Nottingham City Council is setting next year’s budget against the backdrop of having its Government funding slashed by three-quarters over the past decade.

It means that to keep on meeting the growing demand to look after the elderly – now by far the biggest single cost to the council – Council Tax will have to go up again. It’s the result of a decade of the Government retreating from funding local services and expecting councils to raise Council Tax bills in an attempt to pay for adult social care.

City Council Portfolio Holder for Finance, Cllr Sam Webster, says that the Government’s approach is wrong. It pushes up council taxes on hard pressed households and does nothing to help those areas where there is higher need for care services.  Such is the scale of Government funding cuts Council Tax will never raise enough to pay for care of the elderly and vulnerable in Nottingham. 

The council will need to make £15.8m of savings in 2020/21, of which £13.4m is included in the December budget consultations report.  This will be achieved by innovating, trying to do things differently and making further efficiencies – but that still doesn’t leave enough to fund vital services. Government funding cuts mean that Council Tax will rise by almost 4%, including the Government’s 2% adult social care precept. Some of the savings  are:

  • Relocating The Willows older people day service to the Cherry Trees residential service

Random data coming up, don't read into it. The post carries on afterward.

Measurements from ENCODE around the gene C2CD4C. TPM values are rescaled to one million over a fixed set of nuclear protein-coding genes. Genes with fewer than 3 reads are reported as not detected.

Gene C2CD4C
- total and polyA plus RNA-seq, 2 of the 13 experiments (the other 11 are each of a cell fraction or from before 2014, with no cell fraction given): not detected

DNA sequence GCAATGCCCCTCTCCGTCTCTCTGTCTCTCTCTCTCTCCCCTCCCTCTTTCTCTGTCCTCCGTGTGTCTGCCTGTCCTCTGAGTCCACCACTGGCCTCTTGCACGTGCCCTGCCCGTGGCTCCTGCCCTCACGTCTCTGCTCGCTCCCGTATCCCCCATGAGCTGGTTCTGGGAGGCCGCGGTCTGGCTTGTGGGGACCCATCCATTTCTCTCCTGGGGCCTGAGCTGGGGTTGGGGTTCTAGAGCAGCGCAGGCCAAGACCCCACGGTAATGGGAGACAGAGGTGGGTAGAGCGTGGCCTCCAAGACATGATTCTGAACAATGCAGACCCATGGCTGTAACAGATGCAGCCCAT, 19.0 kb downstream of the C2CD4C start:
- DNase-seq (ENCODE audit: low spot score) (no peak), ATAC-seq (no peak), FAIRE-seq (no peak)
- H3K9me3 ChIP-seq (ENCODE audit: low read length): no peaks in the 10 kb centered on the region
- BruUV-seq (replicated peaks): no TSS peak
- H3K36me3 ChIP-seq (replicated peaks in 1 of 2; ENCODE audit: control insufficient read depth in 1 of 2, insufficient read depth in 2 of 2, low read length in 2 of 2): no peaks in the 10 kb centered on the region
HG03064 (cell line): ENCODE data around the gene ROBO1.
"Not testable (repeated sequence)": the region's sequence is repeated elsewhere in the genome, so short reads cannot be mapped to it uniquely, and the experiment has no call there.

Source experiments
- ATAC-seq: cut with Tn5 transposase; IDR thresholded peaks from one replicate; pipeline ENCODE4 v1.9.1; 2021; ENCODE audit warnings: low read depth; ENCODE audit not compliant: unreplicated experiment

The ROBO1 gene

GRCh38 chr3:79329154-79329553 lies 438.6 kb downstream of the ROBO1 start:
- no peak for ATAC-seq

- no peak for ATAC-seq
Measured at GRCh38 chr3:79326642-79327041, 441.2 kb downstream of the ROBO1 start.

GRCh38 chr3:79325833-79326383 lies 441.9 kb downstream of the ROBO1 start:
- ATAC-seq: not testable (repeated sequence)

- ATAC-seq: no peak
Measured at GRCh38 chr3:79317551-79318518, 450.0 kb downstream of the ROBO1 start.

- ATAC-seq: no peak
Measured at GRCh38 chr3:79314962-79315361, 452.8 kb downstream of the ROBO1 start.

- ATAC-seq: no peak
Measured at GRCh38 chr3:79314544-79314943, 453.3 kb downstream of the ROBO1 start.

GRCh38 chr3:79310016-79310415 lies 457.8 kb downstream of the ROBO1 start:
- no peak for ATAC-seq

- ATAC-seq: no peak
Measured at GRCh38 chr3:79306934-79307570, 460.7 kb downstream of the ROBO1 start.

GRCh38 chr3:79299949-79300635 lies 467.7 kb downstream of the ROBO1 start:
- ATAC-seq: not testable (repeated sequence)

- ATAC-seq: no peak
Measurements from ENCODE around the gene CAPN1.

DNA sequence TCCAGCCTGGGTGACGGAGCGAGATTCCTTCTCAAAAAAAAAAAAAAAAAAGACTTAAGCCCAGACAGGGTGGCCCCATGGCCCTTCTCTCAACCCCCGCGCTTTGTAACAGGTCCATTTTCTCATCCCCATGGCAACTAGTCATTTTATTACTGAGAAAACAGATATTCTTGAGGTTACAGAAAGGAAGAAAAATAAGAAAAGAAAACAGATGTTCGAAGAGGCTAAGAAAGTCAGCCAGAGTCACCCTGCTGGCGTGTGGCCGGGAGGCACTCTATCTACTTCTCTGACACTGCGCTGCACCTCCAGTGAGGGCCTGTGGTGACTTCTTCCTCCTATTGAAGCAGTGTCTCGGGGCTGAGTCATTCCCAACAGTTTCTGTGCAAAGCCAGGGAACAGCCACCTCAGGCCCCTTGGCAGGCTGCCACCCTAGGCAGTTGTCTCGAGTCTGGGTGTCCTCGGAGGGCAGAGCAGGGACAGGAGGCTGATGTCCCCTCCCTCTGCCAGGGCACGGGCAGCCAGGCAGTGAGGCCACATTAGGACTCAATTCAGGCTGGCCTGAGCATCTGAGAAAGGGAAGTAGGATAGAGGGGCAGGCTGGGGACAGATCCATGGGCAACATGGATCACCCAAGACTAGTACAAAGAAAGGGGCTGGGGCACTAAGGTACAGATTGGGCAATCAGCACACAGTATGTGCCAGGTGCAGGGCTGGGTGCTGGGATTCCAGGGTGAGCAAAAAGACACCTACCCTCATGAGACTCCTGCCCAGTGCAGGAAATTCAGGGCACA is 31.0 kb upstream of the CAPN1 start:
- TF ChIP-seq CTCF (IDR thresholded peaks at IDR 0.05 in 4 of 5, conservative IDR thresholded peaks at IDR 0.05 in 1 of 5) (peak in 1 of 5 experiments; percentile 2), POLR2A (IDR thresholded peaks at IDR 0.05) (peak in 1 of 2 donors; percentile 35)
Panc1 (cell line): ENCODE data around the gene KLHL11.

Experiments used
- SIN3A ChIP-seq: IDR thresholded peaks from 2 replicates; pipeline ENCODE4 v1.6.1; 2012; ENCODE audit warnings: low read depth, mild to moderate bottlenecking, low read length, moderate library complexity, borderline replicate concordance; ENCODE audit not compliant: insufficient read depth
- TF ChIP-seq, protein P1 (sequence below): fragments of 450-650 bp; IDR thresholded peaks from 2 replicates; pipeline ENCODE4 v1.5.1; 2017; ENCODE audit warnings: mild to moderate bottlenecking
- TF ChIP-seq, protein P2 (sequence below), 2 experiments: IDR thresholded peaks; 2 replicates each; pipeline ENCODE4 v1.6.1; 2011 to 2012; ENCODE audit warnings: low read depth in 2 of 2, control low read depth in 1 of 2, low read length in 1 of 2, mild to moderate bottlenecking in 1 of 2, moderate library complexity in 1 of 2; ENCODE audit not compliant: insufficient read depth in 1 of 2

• Increasing fees and charges for a range of paid-for services
  • Increasing on-street parking charges
  • Looking at an alternative operating model for Nottingham Tennis Centre
  • Making changes to Link bus services.

Cllr Webster said: “The Government is expecting us to increase Council Tax to pay for the cost of care services for elderly people – that’s why Council Tax is going up again. It’s not the right way to fund such vital services – we need proper policies and adequate funding from Government to address the national crisis we face in caring for people in their old age.

“We’re having to make savings of another £15.8m in this budget, but the Council Tax increase only brings in just above £4m.

“This scale of Government funding cuts has never happened before. In Nottingham we receive over £100m less per year than we did in 2013. Despite repeated promises from Government of a new plan to fund care services nothing has changed.

“The vast bulk of our funding is now spent on care services for vulnerable children and older people with care needs. These are vital services that thousands of our residents rely on every day. 

“Councils up and down the country now have no choice but to raise council tax, increase charges and make further service reductions to try to close the funding gap. After nine years of ignoring this problem it is urgent that Government puts forward new money and a new policy to fund care for the elderly.”

The council’s Executive Board discussed some of the proposed savings over the next year on Tuesday 17 December – details are available here

Members of the public can take part in the consultation on these proposals here